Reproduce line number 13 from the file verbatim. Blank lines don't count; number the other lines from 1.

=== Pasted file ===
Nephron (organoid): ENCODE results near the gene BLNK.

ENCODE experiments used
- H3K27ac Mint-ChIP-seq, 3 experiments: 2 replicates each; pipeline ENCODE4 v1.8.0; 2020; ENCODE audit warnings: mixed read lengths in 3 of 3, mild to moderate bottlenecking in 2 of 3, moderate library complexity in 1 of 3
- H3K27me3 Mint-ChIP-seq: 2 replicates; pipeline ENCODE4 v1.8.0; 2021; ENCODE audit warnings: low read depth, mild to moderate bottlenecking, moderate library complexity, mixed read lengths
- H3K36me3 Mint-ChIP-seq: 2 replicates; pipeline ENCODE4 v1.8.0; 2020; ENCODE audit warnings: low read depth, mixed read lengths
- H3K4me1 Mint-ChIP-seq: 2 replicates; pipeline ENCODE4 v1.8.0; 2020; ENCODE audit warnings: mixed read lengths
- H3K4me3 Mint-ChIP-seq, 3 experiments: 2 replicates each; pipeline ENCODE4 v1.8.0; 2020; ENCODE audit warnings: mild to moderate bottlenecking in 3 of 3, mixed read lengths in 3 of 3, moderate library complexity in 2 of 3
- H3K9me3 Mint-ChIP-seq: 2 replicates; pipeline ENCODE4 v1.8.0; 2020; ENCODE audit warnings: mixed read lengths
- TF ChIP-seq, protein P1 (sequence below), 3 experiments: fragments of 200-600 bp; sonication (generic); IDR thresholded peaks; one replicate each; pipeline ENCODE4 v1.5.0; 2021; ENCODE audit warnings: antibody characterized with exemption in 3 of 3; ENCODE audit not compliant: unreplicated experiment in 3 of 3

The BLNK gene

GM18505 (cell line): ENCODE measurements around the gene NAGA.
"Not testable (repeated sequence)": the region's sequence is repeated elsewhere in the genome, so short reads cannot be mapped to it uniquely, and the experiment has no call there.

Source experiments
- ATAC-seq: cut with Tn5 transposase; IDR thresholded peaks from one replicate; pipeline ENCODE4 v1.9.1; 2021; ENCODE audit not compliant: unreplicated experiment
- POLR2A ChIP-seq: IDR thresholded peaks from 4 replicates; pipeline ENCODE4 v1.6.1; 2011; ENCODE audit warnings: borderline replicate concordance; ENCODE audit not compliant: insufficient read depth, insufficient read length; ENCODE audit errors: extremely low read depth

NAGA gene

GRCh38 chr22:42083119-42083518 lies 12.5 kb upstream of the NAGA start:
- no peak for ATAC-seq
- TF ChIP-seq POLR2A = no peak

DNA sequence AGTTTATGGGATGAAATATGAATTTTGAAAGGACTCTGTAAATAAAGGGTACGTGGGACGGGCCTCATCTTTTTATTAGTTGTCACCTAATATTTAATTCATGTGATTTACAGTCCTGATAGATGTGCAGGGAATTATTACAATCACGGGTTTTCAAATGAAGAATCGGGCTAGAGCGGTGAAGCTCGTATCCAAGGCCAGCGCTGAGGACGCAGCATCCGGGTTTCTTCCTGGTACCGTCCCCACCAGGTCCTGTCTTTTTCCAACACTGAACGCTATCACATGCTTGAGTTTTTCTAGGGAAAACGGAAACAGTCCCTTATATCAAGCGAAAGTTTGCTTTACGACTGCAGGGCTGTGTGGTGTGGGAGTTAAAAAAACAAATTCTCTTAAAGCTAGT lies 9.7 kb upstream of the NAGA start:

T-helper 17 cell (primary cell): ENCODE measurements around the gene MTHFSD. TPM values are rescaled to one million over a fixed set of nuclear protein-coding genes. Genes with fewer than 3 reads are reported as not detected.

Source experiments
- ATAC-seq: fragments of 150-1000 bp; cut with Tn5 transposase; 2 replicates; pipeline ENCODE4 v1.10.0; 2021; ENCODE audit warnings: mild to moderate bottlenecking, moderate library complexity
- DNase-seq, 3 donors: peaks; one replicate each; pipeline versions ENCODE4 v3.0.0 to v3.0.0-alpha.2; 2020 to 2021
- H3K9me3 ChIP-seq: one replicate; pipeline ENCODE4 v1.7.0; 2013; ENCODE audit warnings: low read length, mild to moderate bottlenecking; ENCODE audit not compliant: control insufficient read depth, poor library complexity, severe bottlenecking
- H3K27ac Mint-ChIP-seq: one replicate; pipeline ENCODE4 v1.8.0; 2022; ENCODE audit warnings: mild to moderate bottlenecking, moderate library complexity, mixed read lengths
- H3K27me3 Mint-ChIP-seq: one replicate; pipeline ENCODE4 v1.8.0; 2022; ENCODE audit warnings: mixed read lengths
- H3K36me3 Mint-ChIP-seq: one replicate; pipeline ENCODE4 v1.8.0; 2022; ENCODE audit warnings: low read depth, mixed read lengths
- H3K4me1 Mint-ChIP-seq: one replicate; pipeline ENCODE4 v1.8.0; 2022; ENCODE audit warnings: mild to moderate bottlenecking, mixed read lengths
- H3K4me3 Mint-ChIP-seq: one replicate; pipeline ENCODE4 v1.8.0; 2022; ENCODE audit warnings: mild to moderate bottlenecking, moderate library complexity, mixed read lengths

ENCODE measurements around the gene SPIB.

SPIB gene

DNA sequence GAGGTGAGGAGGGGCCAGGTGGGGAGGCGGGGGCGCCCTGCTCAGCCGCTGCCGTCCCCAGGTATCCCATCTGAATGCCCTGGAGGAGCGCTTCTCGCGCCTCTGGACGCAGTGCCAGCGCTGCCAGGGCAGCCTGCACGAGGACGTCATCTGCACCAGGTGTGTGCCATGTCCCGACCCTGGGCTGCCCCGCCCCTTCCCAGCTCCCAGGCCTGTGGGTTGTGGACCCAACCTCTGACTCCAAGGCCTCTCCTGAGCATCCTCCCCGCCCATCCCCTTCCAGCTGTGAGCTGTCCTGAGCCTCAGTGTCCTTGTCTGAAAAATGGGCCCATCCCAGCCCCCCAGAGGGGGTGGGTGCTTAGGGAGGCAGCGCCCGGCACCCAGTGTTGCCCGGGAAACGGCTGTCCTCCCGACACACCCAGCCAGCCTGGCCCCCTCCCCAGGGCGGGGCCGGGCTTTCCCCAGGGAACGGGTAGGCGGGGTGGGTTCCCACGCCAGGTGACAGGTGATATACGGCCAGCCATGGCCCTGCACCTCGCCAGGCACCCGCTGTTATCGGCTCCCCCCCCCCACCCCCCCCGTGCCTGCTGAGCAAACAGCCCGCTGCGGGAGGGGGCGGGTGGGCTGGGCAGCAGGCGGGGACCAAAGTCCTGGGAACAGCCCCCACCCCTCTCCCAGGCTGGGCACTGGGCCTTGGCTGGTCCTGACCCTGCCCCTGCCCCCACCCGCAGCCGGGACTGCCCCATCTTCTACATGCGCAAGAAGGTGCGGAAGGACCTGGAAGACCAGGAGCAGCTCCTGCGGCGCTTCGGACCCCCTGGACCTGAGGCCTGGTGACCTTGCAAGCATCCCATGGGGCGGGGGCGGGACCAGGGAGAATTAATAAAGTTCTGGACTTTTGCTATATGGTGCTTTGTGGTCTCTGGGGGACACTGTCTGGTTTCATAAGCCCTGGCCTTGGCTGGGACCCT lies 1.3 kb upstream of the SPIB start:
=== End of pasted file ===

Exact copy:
Source experiments